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Refugee shelter canopy cools, insulates and connects

Projects, Tents | December 1, 2013 | By:

Shelters in refugee camps, mostly tents, usually deteriorate within six months, battered by sun, wind and rain. Refugees often stay in camps for years. Swedish home products manufacturing giant IKEA and the United Nations (UN) Refugee Agency and Refugee Housing Unit joined forces in 2008 to build a better home for people already struggling with the devastation of disasters and warfare. “The Indian Ocean tsunami was still a fresh memory, and ‘Building back better’ was the motto among our humanitarian partners,” says Johan Karlsson, project manager for the Refugee Housing Unit.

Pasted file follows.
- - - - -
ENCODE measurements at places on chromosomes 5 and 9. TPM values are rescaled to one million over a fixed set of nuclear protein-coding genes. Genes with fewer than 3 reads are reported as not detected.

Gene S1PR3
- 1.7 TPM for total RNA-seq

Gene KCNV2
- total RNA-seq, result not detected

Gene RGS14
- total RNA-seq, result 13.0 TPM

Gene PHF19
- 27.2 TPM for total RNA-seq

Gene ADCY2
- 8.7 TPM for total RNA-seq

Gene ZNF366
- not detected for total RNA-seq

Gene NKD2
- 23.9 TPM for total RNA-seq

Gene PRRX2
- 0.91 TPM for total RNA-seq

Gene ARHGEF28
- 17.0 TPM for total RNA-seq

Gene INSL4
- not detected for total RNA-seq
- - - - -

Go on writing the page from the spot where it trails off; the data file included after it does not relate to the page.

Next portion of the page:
The prototype of the shelter is being tested in an Ethiopian refugee camp. “It is important that the shelter is lightweight enough so that it can be easily and cost efficiently transported, but strong enough to withstand the harsh conditions of refugee camps,” says Karlsson. IKEA’s expertise with flat-pack shipping and lightweight materials inspired the design of a trailer-like house with a curved roof made of metal tubing and panels that provide privacy and insulation. A net sail, interlaced with aluminum and polyolefin strips, provides 70 percent solar reflection and cooling during the day and heat conservation at night. On top is a solar panel laminated on thin plastic film, providing sufficient energy to power an indoor light fixture and a USB outlet for a mobile phone. Currently, each unit costs $10,000 to manufacture, but the partnership plans to get the price down to $1,000 once the product is in mass production. For details, visit

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